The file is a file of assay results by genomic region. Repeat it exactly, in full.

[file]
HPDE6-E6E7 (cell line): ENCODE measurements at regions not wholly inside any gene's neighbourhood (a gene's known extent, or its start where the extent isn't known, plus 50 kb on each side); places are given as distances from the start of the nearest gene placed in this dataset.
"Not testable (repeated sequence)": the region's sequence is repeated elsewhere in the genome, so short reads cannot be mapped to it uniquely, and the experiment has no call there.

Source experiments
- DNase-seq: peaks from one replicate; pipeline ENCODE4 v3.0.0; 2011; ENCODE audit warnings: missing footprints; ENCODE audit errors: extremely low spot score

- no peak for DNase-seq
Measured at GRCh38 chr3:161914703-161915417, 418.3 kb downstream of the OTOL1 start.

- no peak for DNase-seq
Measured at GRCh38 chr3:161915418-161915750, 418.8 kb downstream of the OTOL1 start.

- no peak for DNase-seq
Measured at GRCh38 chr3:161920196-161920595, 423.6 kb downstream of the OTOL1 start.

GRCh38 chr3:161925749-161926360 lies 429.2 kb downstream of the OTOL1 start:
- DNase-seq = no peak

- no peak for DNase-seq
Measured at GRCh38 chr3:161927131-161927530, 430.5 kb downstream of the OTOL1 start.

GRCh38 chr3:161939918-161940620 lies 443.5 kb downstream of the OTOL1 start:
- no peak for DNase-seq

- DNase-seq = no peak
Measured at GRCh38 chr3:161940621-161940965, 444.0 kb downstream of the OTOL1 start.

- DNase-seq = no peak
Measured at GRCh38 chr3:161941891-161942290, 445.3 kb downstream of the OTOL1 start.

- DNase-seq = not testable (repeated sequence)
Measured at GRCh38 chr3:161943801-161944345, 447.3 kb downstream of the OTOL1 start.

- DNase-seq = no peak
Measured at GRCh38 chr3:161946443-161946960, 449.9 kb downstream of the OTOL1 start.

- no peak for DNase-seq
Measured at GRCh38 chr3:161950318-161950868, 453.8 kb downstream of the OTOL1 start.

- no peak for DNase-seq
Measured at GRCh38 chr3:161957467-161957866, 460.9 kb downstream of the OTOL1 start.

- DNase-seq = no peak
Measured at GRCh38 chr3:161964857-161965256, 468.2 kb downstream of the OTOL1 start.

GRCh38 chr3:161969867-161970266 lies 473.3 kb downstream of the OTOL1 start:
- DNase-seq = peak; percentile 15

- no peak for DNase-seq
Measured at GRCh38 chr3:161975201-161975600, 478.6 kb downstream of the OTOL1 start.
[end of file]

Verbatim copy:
HPDE6-E6E7 (cell line): ENCODE measurements at regions not wholly inside any gene's neighbourhood (a gene's known extent, or its start where the extent isn't known, plus 50 kb on each side); places are given as distances from the start of the nearest gene placed in this dataset.
"Not testable (repeated sequence)": the region's sequence is repeated elsewhere in the genome, so short reads cannot be mapped to it uniquely, and the experiment has no call there.

Source experiments
- DNase-seq: peaks from one replicate; pipeline ENCODE4 v3.0.0; 2011; ENCODE audit warnings: missing footprints; ENCODE audit errors: extremely low spot score

- no peak for DNase-seq
Measured at GRCh38 chr3:161914703-161915417, 418.3 kb downstream of the OTOL1 start.

- no peak for DNase-seq
Measured at GRCh38 chr3:161915418-161915750, 418.8 kb downstream of the OTOL1 start.

- no peak for DNase-seq
Measured at GRCh38 chr3:161920196-161920595, 423.6 kb downstream of the OTOL1 start.

GRCh38 chr3:161925749-161926360 lies 429.2 kb downstream of the OTOL1 start:
- DNase-seq = no peak

- no peak for DNase-seq
Measured at GRCh38 chr3:161927131-161927530, 430.5 kb downstream of the OTOL1 start.

GRCh38 chr3:161939918-161940620 lies 443.5 kb downstream of the OTOL1 start:
- no peak for DNase-seq

- DNase-seq = no peak
Measured at GRCh38 chr3:161940621-161940965, 444.0 kb downstream of the OTOL1 start.

- DNase-seq = no peak
Measured at GRCh38 chr3:161941891-161942290, 445.3 kb downstream of the OTOL1 start.

- DNase-seq = not testable (repeated sequence)
Measured at GRCh38 chr3:161943801-161944345, 447.3 kb downstream of the OTOL1 start.

- DNase-seq = no peak
Measured at GRCh38 chr3:161946443-161946960, 449.9 kb downstream of the OTOL1 start.

- no peak for DNase-seq
Measured at GRCh38 chr3:161950318-161950868, 453.8 kb downstream of the OTOL1 start.

- no peak for DNase-seq
Measured at GRCh38 chr3:161957467-161957866, 460.9 kb downstream of the OTOL1 start.

- DNase-seq = no peak
Measured at GRCh38 chr3:161964857-161965256, 468.2 kb downstream of the OTOL1 start.

GRCh38 chr3:161969867-161970266 lies 473.3 kb downstream of the OTOL1 start:
- DNase-seq = peak; percentile 15

- no peak for DNase-seq
Measured at GRCh38 chr3:161975201-161975600, 478.6 kb downstream of the OTOL1 start.